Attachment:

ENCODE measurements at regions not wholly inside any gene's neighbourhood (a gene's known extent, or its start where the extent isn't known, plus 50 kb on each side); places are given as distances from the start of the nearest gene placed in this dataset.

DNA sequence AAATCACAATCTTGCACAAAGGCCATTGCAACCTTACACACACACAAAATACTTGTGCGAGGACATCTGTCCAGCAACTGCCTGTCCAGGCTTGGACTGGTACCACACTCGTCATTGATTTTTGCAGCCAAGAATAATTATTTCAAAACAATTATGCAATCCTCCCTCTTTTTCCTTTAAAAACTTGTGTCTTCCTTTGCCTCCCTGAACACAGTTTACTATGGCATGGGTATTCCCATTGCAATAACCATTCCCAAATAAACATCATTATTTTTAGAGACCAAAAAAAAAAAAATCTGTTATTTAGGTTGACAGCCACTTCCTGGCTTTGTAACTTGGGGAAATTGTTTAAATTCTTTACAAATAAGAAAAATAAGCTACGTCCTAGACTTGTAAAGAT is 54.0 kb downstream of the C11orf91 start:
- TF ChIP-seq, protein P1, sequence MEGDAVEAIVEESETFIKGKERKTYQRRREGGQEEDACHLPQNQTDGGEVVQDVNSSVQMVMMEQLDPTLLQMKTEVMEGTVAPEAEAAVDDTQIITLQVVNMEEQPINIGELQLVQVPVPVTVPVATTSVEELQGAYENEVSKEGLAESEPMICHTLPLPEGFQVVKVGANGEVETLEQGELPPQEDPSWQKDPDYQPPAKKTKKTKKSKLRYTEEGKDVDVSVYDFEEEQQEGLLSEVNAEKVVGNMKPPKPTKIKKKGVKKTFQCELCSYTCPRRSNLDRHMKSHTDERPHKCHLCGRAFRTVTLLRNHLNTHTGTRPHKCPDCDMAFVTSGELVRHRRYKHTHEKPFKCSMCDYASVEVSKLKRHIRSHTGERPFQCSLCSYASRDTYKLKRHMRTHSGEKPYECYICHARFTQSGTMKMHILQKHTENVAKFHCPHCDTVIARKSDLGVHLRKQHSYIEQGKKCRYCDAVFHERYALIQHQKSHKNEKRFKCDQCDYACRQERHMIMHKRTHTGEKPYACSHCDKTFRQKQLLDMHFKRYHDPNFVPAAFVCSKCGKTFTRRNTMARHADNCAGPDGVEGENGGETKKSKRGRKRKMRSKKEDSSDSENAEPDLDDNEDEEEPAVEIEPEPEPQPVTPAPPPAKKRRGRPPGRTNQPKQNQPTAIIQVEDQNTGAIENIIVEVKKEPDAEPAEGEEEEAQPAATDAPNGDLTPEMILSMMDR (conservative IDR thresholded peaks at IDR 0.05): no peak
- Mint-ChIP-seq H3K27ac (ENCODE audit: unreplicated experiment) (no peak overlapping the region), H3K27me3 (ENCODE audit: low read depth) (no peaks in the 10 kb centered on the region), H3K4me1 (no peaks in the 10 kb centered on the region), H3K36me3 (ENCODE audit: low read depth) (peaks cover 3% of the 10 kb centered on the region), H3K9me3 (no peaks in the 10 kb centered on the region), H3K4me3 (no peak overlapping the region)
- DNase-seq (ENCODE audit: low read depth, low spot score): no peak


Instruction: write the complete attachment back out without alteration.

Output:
ENCODE measurements at regions not wholly inside any gene's neighbourhood (a gene's known extent, or its start where the extent isn't known, plus 50 kb on each side); places are given as distances from the start of the nearest gene placed in this dataset.

DNA sequence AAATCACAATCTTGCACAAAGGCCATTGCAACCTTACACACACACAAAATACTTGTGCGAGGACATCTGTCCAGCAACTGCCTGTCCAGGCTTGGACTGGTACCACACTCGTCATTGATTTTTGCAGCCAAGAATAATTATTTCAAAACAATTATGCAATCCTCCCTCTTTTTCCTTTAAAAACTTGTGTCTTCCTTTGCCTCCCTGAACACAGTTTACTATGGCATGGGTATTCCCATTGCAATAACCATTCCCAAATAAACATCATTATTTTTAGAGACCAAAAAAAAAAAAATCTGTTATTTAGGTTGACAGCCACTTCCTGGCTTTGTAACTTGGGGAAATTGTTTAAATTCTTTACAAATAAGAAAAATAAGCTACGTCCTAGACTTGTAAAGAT is 54.0 kb downstream of the C11orf91 start:
- TF ChIP-seq, protein P1, sequence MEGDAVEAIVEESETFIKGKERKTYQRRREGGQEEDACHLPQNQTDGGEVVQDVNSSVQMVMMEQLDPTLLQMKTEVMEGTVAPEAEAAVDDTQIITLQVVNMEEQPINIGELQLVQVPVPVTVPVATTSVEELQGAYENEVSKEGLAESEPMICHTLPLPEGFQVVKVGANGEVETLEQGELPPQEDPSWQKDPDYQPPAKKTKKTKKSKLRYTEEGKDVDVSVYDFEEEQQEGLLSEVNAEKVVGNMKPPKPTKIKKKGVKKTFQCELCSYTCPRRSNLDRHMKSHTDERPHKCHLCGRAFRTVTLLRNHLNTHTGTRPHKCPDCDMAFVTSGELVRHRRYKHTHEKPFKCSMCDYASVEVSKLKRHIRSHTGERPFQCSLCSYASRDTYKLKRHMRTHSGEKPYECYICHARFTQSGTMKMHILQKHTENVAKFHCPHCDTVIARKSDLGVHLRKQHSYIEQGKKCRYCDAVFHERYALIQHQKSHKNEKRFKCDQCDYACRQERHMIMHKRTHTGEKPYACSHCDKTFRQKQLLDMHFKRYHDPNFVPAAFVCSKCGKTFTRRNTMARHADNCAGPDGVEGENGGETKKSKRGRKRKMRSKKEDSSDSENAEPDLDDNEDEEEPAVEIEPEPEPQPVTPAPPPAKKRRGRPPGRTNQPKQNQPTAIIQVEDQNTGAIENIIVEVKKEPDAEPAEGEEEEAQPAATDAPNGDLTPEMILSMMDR (conservative IDR thresholded peaks at IDR 0.05): no peak
- Mint-ChIP-seq H3K27ac (ENCODE audit: unreplicated experiment) (no peak overlapping the region), H3K27me3 (ENCODE audit: low read depth) (no peaks in the 10 kb centered on the region), H3K4me1 (no peaks in the 10 kb centered on the region), H3K36me3 (ENCODE audit: low read depth) (peaks cover 3% of the 10 kb centered on the region), H3K9me3 (no peaks in the 10 kb centered on the region), H3K4me3 (no peak overlapping the region)
- DNase-seq (ENCODE audit: low read depth, low spot score): no peak